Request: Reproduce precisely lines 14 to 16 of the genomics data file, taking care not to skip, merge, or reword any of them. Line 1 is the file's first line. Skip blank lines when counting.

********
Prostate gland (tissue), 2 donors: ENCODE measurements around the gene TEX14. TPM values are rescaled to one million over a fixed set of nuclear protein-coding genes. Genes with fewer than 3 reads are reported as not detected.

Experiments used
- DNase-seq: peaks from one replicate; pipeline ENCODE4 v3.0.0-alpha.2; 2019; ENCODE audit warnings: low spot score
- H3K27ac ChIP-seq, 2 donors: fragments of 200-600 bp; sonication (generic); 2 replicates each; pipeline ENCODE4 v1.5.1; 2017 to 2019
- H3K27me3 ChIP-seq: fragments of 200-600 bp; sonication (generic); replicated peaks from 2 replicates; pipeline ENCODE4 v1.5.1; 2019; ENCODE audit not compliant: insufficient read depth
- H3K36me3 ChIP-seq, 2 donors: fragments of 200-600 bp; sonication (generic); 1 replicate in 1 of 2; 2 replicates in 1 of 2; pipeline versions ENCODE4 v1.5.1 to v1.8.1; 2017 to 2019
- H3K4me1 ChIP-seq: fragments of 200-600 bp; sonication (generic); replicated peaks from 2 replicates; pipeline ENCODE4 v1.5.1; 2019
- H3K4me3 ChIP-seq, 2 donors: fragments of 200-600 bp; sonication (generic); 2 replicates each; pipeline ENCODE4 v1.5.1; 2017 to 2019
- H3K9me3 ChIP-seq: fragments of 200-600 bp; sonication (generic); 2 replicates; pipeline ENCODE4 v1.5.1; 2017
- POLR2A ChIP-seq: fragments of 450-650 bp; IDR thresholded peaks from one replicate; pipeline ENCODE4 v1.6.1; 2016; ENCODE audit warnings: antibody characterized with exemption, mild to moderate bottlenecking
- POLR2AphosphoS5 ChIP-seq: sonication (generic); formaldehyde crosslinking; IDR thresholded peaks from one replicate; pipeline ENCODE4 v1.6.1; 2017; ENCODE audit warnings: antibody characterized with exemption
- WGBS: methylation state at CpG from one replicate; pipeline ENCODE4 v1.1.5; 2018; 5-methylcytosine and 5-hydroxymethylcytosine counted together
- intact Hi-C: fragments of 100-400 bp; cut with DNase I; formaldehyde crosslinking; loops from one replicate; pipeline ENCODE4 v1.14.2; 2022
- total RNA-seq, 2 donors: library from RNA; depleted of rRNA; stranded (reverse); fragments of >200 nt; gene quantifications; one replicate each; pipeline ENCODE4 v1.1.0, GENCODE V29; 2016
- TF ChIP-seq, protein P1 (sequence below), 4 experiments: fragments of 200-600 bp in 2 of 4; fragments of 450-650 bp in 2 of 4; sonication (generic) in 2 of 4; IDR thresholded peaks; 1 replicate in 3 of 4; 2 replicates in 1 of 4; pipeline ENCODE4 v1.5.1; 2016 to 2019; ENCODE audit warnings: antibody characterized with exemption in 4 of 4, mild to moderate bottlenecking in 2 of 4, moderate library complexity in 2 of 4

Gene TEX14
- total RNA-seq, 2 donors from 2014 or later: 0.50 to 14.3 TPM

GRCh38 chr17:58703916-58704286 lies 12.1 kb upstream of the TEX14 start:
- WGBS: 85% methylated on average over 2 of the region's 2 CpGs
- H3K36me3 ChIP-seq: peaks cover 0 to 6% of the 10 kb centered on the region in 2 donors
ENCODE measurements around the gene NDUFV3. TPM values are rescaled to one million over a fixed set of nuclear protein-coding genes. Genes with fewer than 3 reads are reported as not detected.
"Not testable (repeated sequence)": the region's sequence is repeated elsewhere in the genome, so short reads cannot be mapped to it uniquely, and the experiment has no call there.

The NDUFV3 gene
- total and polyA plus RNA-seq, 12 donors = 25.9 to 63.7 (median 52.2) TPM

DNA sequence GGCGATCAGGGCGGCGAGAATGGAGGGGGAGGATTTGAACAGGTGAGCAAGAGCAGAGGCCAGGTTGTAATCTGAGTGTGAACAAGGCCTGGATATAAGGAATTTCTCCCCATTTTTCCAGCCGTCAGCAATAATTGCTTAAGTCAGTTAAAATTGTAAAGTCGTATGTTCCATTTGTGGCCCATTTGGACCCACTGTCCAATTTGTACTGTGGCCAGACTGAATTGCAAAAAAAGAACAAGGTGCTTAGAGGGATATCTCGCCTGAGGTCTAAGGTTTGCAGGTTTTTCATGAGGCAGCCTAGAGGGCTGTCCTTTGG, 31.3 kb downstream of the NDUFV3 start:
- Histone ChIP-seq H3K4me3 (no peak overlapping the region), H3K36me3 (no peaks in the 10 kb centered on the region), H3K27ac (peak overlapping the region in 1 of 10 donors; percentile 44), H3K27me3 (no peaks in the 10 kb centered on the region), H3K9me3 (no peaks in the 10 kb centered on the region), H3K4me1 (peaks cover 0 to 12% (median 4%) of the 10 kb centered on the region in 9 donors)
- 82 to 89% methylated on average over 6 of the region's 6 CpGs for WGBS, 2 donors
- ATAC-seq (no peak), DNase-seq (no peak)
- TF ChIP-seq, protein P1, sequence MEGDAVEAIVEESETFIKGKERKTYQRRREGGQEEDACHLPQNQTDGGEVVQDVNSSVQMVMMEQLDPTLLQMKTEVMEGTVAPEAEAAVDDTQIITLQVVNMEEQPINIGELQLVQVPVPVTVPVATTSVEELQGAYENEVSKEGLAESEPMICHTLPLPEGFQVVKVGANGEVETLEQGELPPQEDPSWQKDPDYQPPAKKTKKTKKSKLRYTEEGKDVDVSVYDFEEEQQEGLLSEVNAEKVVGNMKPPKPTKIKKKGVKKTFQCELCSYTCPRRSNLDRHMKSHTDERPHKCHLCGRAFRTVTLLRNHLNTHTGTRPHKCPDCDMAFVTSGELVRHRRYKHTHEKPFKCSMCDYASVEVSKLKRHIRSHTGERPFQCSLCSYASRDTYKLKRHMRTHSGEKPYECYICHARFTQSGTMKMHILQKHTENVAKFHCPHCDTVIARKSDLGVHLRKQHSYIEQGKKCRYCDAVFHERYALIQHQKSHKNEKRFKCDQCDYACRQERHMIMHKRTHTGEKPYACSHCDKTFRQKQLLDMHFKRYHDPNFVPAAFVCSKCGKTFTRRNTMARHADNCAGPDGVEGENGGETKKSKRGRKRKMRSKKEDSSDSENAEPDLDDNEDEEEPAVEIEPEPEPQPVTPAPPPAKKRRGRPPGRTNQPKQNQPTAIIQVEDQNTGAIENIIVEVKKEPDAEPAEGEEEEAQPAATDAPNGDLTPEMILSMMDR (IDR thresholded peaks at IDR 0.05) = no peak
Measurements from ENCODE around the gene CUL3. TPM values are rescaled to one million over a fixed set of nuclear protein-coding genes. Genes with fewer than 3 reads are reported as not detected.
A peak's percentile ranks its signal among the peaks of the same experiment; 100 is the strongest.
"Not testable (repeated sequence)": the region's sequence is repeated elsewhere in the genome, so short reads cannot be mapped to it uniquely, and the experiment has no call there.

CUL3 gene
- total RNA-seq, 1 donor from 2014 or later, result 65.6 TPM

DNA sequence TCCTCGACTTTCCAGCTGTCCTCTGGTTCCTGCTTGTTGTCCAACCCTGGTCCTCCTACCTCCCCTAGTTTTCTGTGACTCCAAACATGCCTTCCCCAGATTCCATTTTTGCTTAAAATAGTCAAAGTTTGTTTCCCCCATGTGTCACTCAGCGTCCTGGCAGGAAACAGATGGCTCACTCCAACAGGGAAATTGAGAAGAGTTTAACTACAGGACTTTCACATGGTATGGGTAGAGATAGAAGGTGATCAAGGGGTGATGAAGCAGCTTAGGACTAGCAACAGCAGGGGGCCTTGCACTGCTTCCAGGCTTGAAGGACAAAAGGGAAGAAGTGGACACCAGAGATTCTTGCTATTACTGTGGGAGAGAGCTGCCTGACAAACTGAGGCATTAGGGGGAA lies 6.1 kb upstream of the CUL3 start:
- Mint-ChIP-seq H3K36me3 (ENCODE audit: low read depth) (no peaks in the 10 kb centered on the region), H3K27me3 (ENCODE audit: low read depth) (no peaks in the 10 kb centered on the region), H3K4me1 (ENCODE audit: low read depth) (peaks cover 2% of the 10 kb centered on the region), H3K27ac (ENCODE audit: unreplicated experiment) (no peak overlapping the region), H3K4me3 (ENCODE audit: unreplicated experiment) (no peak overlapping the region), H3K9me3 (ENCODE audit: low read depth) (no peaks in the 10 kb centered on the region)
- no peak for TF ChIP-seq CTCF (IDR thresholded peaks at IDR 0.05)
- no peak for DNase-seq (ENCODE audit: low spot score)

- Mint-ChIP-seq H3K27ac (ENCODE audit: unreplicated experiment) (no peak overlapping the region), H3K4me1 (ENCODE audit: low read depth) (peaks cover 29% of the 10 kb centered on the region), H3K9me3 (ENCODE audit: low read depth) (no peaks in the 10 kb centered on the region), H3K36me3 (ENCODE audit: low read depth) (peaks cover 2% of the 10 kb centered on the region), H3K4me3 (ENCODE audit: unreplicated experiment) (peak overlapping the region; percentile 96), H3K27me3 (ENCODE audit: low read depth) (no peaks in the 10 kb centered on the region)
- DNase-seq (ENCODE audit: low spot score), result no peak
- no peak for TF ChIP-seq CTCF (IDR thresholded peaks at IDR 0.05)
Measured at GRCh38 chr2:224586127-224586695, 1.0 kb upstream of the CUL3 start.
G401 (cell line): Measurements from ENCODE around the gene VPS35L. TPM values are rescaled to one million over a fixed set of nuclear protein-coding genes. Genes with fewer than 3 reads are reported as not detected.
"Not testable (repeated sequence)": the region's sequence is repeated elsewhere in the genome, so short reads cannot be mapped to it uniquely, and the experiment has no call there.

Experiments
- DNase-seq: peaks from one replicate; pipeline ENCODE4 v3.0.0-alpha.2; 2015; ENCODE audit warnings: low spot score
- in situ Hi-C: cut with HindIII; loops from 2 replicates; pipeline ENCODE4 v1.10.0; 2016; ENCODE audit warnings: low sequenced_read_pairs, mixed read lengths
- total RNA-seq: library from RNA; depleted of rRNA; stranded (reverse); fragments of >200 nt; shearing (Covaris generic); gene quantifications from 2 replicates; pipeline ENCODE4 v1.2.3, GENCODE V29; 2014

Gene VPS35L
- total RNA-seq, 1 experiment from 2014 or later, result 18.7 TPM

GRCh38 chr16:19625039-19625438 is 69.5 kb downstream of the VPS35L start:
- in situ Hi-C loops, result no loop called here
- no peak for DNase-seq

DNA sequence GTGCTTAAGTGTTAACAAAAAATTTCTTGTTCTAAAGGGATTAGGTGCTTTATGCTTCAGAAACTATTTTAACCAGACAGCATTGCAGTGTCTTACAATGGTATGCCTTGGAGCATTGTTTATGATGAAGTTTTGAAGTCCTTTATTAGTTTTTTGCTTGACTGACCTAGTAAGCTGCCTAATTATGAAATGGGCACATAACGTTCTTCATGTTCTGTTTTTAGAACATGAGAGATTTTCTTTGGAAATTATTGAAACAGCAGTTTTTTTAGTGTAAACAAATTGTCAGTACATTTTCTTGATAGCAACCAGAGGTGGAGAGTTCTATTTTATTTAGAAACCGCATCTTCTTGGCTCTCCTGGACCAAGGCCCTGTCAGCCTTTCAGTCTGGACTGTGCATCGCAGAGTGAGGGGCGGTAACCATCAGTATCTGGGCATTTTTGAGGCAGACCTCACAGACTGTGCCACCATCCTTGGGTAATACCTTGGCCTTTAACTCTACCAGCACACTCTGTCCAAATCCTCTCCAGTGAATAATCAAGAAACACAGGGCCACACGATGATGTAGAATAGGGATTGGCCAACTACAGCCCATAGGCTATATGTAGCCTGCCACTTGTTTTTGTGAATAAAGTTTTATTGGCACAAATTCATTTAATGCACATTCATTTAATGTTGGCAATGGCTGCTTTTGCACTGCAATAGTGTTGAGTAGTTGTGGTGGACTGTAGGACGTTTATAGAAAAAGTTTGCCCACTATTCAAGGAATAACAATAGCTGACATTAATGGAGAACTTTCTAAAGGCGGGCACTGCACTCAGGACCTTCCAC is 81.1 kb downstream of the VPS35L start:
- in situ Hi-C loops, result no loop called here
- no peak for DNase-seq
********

- total RNA-seq, 2 donors: library from RNA; depleted of rRNA; stranded (reverse); fragments of >200 nt; gene quantifications; one replicate each; pipeline ENCODE4 v1.1.0, GENCODE V29; 2016
- TF ChIP-seq, protein P1 (sequence below), 4 experiments: fragments of 200-600 bp in 2 of 4; fragments of 450-650 bp in 2 of 4; sonication (generic) in 2 of 4; IDR thresholded peaks; 1 replicate in 3 of 4; 2 replicates in 1 of 4; pipeline ENCODE4 v1.5.1; 2016 to 2019; ENCODE audit warnings: antibody characterized with exemption in 4 of 4, mild to moderate bottlenecking in 2 of 4, moderate library complexity in 2 of 4

Gene TEX14